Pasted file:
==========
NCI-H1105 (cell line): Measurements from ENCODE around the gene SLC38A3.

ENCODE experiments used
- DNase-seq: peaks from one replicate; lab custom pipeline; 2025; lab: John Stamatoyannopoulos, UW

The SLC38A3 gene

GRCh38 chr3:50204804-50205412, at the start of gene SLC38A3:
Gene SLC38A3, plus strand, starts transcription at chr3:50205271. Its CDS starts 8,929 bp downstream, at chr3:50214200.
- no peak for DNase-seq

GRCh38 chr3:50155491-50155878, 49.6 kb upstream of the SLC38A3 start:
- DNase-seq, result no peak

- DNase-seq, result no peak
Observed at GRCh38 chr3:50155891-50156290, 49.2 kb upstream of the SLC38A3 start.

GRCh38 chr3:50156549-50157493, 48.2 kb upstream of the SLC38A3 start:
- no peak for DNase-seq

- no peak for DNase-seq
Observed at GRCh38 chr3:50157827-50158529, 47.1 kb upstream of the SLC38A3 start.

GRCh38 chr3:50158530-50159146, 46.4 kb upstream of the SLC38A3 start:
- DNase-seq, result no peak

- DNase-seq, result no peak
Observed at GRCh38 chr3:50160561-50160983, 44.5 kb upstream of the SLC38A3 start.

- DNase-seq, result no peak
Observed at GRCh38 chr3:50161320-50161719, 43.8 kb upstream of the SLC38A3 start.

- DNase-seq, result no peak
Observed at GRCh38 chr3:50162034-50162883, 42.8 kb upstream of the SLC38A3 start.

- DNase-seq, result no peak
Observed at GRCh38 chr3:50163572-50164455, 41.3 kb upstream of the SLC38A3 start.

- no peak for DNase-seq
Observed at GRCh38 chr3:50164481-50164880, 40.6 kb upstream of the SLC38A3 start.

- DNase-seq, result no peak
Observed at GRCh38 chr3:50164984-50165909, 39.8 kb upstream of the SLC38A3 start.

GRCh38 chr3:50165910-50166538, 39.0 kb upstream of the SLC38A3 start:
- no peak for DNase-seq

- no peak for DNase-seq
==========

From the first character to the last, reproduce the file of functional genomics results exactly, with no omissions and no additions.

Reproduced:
NCI-H1105 (cell line): Measurements from ENCODE around the gene SLC38A3.

ENCODE experiments used
- DNase-seq: peaks from one replicate; lab custom pipeline; 2025; lab: John Stamatoyannopoulos, UW

The SLC38A3 gene

GRCh38 chr3:50204804-50205412, at the start of gene SLC38A3:
Gene SLC38A3, plus strand, starts transcription at chr3:50205271. Its CDS starts 8,929 bp downstream, at chr3:50214200.
- no peak for DNase-seq

GRCh38 chr3:50155491-50155878, 49.6 kb upstream of the SLC38A3 start:
- DNase-seq, result no peak

- DNase-seq, result no peak
Observed at GRCh38 chr3:50155891-50156290, 49.2 kb upstream of the SLC38A3 start.

GRCh38 chr3:50156549-50157493, 48.2 kb upstream of the SLC38A3 start:
- no peak for DNase-seq

- no peak for DNase-seq
Observed at GRCh38 chr3:50157827-50158529, 47.1 kb upstream of the SLC38A3 start.

GRCh38 chr3:50158530-50159146, 46.4 kb upstream of the SLC38A3 start:
- DNase-seq, result no peak

- DNase-seq, result no peak
Observed at GRCh38 chr3:50160561-50160983, 44.5 kb upstream of the SLC38A3 start.

- DNase-seq, result no peak
Observed at GRCh38 chr3:50161320-50161719, 43.8 kb upstream of the SLC38A3 start.

- DNase-seq, result no peak
Observed at GRCh38 chr3:50162034-50162883, 42.8 kb upstream of the SLC38A3 start.

- DNase-seq, result no peak
Observed at GRCh38 chr3:50163572-50164455, 41.3 kb upstream of the SLC38A3 start.

- no peak for DNase-seq
Observed at GRCh38 chr3:50164481-50164880, 40.6 kb upstream of the SLC38A3 start.

- DNase-seq, result no peak
Observed at GRCh38 chr3:50164984-50165909, 39.8 kb upstream of the SLC38A3 start.

GRCh38 chr3:50165910-50166538, 39.0 kb upstream of the SLC38A3 start:
- no peak for DNase-seq

- no peak for DNase-seq